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Funding Crunch, Politics Plague Science Council

LONDON-A financial crisis and the politics of apartheid, played out within a continuing battle between the developed and the developing nations, pose serious problems for the International Council of Scientific Unions (ICSU). The Council, formed in 1931, is made up of 20 international scientific unions and 71 national academies and research councils representing millions of scientists in a variety of disciplines. For years it has worked to coordinate scientific research worldwide with UNESCO, wh

By | December 15, 1986

LONDON-A financial crisis and the politics of apartheid, played out within a continuing battle between the developed and the developing nations, pose serious problems for the International Council of Scientific Unions (ICSU).

The Council, formed in 1931, is made up of 20 international scientific unions and 71 national academies and research councils representing millions of scientists in a variety of disciplines. For years it has worked to coordinate scientific research worldwide with UNESCO, whose $35 million science budget dwarfs the Council's total budget of $2 million.

But UNESCO's financial problems, which stem in part from the withdrawal last year of the United States and the United Kingdom, have meant reducing its contribution to the Council by nearly one-half, to $329,000. The Council wants to fill the gap with direct grants, and has been offered $148,500 from the U.S. National Academy of Sciences and a similar amount from the Royal Society.

UNESCO's political problems, which triggered the withdrawals, are also being played out within the Council, most recently at the October meeting of ICSU's General Assembly. The presidential candidate chosen by ICSU's executive committee. Indian physicist M. Menon, faced a rare challenge from an outside' candidate, Swiss chemical engineer Howard Zollinger.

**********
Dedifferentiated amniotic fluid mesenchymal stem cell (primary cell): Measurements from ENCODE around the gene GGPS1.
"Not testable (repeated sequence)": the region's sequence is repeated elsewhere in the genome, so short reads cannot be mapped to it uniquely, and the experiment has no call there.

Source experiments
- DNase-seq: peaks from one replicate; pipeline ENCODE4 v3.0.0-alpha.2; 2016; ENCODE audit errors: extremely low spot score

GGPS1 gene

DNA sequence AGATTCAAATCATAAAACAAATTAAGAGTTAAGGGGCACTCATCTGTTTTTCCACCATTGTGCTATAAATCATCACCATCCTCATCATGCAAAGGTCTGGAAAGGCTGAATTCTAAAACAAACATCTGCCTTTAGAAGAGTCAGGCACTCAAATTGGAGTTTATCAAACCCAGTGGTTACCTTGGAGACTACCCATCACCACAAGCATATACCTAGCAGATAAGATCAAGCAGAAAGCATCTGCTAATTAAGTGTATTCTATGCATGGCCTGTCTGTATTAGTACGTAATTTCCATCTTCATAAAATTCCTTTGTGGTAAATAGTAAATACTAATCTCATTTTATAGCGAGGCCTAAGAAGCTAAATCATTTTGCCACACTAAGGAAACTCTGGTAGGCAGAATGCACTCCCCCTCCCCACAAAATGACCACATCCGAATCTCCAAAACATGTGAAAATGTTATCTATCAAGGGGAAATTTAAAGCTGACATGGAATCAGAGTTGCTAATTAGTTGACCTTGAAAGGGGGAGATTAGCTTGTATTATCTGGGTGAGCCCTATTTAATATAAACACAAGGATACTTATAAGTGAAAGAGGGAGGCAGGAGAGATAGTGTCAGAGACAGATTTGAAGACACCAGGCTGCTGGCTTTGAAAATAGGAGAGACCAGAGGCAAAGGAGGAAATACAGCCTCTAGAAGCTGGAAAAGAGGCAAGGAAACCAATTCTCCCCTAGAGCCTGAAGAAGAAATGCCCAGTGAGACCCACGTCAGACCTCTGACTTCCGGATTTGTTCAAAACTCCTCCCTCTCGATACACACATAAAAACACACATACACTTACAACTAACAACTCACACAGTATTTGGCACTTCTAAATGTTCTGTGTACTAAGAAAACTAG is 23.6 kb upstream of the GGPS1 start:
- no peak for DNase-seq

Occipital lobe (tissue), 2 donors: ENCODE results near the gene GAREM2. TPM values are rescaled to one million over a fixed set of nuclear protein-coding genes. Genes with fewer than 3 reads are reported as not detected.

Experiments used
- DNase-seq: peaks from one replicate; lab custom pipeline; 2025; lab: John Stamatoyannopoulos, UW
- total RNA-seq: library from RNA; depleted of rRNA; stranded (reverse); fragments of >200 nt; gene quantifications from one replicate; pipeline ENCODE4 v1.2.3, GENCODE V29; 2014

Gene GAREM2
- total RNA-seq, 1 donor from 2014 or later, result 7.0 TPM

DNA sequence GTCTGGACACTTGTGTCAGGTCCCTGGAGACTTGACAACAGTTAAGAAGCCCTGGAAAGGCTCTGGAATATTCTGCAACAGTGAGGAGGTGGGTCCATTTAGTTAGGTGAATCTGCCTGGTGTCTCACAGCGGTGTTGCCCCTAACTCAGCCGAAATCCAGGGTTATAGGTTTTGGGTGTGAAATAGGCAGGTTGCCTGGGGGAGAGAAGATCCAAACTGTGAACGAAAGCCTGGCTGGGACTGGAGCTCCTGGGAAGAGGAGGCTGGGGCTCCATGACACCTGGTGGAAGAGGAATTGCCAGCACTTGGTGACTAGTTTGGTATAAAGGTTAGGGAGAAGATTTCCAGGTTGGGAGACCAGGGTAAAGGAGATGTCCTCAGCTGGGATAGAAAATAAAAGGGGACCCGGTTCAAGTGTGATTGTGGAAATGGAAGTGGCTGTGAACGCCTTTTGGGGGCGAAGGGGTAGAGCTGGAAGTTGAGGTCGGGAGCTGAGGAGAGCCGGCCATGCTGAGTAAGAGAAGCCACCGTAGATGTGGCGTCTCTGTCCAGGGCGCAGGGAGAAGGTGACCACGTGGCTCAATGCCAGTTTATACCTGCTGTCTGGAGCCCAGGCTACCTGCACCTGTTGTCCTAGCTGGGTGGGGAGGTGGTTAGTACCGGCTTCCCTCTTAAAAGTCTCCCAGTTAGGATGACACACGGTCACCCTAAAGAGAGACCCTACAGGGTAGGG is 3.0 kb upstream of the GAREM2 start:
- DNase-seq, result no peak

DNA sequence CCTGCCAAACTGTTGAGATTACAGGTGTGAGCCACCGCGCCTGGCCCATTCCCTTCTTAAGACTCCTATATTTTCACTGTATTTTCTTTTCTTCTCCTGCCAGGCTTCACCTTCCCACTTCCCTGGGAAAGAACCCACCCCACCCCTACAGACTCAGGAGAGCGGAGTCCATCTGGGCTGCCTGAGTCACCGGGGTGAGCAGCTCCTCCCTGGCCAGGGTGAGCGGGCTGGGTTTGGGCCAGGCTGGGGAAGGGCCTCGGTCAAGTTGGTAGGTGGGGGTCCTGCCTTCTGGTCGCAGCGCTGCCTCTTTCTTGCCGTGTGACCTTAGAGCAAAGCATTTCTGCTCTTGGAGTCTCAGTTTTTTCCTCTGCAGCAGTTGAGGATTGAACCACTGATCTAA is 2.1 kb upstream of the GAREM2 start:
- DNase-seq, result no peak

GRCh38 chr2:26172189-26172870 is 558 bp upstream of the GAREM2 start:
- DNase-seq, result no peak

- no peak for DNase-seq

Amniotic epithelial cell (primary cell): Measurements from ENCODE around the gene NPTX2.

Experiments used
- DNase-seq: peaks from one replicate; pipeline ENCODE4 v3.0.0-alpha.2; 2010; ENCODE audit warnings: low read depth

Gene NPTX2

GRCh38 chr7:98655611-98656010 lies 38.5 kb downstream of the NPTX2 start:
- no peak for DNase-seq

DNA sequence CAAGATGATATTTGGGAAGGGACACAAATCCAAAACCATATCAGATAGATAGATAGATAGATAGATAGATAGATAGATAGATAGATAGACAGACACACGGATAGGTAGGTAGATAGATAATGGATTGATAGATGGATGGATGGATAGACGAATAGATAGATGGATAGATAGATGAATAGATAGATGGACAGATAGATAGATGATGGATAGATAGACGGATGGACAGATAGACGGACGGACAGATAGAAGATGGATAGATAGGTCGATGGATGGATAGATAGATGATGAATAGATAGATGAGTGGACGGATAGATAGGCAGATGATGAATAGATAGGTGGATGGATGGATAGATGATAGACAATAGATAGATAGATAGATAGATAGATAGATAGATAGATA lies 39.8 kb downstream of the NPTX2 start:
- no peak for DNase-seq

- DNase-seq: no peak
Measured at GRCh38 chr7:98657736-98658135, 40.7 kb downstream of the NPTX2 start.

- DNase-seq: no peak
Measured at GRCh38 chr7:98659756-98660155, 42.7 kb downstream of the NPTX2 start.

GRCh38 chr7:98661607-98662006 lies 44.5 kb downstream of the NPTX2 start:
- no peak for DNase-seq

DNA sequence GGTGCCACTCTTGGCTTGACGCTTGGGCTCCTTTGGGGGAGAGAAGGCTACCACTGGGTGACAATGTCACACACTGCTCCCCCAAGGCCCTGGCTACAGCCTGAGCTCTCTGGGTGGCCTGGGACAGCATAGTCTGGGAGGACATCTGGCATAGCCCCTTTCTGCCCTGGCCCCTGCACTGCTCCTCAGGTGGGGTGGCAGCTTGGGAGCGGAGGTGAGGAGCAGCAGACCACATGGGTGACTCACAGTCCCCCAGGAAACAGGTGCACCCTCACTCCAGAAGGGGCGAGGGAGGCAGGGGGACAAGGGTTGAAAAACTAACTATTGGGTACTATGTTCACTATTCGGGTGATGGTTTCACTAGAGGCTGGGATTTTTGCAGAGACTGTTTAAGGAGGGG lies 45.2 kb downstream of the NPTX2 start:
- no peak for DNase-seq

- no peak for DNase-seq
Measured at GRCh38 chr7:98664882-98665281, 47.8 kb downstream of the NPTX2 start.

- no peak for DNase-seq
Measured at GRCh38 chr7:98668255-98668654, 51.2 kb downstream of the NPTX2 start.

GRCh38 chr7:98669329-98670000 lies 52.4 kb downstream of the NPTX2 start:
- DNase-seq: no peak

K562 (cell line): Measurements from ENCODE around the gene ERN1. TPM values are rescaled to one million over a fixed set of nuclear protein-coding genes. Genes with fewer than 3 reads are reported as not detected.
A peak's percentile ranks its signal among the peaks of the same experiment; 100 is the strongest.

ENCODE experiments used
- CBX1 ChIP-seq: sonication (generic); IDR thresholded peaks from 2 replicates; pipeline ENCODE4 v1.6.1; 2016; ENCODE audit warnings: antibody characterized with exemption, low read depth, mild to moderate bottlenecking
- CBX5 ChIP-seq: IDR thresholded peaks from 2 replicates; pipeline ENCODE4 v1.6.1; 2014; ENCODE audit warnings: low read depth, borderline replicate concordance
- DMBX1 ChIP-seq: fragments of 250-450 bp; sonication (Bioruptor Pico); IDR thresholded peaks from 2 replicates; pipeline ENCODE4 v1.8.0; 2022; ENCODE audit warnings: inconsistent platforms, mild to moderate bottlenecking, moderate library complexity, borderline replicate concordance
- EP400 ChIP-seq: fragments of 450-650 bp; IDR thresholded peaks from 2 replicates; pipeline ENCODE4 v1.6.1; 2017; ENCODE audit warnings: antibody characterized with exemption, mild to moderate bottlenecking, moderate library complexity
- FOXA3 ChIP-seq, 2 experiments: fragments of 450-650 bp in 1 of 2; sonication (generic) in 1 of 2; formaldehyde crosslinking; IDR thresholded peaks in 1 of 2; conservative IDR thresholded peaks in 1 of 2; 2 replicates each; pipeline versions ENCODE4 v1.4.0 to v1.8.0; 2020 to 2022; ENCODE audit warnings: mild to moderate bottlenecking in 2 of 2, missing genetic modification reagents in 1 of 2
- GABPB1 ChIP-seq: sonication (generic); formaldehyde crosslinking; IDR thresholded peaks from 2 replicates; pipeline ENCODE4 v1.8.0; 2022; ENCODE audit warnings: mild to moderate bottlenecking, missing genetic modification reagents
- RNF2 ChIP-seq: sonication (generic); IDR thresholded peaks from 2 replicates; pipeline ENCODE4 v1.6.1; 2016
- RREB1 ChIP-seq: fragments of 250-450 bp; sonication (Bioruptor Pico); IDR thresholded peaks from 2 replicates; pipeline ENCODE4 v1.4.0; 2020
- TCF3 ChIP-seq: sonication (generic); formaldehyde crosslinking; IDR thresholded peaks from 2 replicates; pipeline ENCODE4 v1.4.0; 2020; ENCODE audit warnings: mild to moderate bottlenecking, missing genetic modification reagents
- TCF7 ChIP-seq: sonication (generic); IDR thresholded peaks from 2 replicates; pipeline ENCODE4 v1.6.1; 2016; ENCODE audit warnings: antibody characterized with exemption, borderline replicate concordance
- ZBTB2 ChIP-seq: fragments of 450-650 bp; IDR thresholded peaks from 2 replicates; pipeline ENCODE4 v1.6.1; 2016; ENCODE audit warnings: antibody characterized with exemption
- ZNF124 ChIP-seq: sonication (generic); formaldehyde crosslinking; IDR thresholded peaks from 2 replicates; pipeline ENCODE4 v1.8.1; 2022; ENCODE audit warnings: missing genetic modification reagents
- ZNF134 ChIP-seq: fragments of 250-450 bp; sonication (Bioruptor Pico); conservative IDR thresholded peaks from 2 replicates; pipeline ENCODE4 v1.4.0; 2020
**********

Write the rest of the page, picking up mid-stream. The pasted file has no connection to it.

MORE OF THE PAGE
The immediate issue was the Indian government's anti-apartheid policies, which allow South African scientists to visit the country only if they have declared their opposition to apartheid. Many scientists who are opposed to the policy nonetheless refuse to sign such a pledge because of possible reprisals upon their return to South Africa. ICSU wants India to soften its position to conform to the Council's charter that promises "freedom of movement for scientists," and has prohibited it from hosting any ICSU-supported conference.

Although Menon was elected by a comfortable margin, the General Assembly agreed to extend its restrictions on India to any nation that refuses to permit the free movement of scientists across its borders. Menon has been a top science adviser to Indian prime ministers and the Council's representative organization, the Indian National Science Academy, is partly funded by the government.

The Assembly also urged the Council to continue its efforts to attract outside funding. Finance Director Richard Keynes said the Council's report on the environ mental consequences of nuclear war, ratified by the General Assembly, was "one of the really saleable products" that the Council can market to bolster its revenues.

Crump is a British freelance writer on development issues.

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